BTNF welcomes fall visitors


WESTERN WYOMING — As fall season emerges around us, the Bridger-Teton National Forest offers many opportunities that serve the varied desires of both local and visiting recreationists. “Fall is an exciting time to be on the Bridger-Teton National Forest,” says Deputy Forest Supervisor, Kevin Khung. “Of course, hunting and fishing are keynote activities, but photography, camping and exploring continue into their finest months during September and October.” 

From scouting for that big-time buck to sighting in your teenager’s rifle, pre-season can be busy. Distracted driving can be fatal on narrow or washboarded mountain roads. So slow down and be aware of animals, terrain and other drivers. Shooting is allowed on national forest lands, and responsible shooters can help retain that option by picking up and hauling away all shooting debris, and by knowing what is beyond the target. Never shoot across roads, trails or waterways, and respect occupied campsites.

Motor Vehicle Use Maps (MVUM) are provided free at ranger district offices. A free app from Avenza allows users satellite access to the maps, so even in the backcountry, travelers know when they are on a legal route. Only designated routes, or those shown on the MVUM, are open for motorized uses. Some of those may only allow certain size vehicles or may be open for limited seasons, to prolong the life of the route itself, or to better protect wildlife habitat. The new e-bike is also considered a motor vehicle. Designated routes will have a route number posted on the ground as well. Firewood permits for personal use are available form district offices Monday through Friday for $7 per cord, with a minimum charge of $35 per permit. District office personnel can help you with the best areas to gather firewood.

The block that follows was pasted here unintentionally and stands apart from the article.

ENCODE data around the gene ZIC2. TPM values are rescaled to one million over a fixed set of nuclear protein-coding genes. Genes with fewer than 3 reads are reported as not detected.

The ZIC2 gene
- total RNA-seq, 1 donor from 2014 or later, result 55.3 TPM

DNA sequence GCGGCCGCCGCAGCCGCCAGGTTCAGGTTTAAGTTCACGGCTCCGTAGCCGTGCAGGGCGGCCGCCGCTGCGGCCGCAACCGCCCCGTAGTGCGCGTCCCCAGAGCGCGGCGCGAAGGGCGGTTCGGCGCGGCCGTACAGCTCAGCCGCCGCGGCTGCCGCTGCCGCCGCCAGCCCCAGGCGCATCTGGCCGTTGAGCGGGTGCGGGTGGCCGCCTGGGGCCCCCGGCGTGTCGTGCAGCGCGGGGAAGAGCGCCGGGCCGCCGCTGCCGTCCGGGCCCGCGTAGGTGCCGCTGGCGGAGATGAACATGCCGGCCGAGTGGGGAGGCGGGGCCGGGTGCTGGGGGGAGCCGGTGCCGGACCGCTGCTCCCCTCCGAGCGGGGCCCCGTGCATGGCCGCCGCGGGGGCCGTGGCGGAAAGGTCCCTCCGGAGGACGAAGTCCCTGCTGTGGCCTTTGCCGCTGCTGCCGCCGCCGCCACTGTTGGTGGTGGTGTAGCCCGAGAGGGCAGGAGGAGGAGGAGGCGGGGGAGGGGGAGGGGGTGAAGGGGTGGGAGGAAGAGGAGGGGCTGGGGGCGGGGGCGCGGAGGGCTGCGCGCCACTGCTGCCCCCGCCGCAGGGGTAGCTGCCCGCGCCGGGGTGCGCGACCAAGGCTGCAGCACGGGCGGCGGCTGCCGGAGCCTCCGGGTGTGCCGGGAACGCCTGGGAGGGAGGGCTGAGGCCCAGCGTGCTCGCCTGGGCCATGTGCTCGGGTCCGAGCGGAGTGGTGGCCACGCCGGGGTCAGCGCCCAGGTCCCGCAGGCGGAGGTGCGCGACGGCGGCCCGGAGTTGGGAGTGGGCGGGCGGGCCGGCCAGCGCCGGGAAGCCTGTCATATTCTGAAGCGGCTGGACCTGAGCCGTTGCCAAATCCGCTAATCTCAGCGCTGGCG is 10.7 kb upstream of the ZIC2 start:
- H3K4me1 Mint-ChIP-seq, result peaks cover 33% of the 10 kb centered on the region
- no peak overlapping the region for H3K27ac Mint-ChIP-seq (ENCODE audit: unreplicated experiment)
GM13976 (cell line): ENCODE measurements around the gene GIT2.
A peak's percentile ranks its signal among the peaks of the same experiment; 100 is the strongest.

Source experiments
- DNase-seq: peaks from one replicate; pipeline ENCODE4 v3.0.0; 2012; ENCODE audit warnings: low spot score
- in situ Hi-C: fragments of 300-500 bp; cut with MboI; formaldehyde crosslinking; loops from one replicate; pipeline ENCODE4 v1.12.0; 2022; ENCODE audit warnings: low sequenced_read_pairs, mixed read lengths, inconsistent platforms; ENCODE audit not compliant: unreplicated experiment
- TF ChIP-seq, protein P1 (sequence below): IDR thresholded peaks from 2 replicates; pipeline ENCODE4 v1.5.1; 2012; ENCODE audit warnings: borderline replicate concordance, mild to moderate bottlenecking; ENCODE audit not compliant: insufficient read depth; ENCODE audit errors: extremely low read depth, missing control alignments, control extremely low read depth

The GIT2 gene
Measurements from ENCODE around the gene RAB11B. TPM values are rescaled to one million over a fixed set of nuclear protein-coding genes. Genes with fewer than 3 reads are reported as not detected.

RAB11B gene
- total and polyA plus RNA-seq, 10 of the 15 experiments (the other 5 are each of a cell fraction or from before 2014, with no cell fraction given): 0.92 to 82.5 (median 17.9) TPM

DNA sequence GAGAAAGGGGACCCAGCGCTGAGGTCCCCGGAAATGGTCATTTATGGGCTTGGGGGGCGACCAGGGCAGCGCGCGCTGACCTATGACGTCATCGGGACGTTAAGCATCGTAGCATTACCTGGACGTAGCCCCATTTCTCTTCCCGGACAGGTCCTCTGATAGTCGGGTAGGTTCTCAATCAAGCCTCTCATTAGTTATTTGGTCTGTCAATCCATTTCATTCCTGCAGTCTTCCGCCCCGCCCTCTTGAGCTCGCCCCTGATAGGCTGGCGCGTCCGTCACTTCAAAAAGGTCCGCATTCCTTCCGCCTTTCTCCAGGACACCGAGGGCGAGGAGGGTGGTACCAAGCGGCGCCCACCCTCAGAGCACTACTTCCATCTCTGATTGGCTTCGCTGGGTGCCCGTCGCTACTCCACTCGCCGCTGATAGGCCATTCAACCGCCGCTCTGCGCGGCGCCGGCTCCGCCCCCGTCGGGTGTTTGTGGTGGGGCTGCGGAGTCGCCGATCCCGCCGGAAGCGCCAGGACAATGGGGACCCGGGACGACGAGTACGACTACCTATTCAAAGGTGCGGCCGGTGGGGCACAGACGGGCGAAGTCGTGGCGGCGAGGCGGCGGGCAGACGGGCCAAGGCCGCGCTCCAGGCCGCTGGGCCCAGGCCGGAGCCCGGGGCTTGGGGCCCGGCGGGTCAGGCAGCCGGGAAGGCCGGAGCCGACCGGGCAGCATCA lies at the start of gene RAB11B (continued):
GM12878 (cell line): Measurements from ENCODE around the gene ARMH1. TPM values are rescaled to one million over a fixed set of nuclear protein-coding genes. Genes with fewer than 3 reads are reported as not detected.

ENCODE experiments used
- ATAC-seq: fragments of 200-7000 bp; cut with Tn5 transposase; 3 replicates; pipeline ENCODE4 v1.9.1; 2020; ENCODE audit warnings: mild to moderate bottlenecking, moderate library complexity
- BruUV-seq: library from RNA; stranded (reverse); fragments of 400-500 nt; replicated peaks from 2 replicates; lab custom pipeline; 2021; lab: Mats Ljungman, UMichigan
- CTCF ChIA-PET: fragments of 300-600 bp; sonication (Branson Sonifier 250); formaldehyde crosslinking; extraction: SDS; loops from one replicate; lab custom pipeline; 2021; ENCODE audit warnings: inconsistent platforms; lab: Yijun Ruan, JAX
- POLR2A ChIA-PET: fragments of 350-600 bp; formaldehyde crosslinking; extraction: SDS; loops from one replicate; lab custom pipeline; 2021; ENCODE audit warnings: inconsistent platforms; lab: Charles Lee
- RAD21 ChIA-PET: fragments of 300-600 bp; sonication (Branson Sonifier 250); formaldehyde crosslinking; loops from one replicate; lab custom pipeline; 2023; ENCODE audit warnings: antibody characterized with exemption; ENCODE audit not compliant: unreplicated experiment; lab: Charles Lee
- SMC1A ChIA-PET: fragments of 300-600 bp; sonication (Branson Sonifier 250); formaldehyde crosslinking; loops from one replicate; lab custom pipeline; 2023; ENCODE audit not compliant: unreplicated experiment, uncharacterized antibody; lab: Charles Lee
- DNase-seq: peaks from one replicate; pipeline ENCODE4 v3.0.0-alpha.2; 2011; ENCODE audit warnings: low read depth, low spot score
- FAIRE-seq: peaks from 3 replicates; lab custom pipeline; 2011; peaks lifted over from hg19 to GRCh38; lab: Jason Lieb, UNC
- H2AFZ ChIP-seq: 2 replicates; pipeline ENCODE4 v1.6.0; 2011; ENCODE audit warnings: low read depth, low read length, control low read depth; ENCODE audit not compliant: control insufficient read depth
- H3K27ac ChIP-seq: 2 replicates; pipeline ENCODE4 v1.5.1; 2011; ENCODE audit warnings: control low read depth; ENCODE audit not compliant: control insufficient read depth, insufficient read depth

Dispersed campsites provide lots of flexibility for large groups of hunters, and they can be occupied up to 14 days at a time. Fall visitors are reminded to check first for any fire restrictions that may be in place. This especially includes warming fires out in the backcountry. While temperatures have begun to drop, the rain has been sporadic. Fuels may still be dry, and winds can reignite any fire not completely cool to the touch. Many developed campgrounds—those with vault toilets, potable water, numbered sites and other amenities—will continue to provide garbage and water services into the middle of October.

“Hundreds of miles of maintained trails provide access to magnificent backcountry,” Khung continues. Front desk staff can share information about favorite trail opportunities for hiking, horse riding, or trail vehicles. Kiosks at the forest’s major roadways usually include a map of the vicinity with legal options for trail vehicles.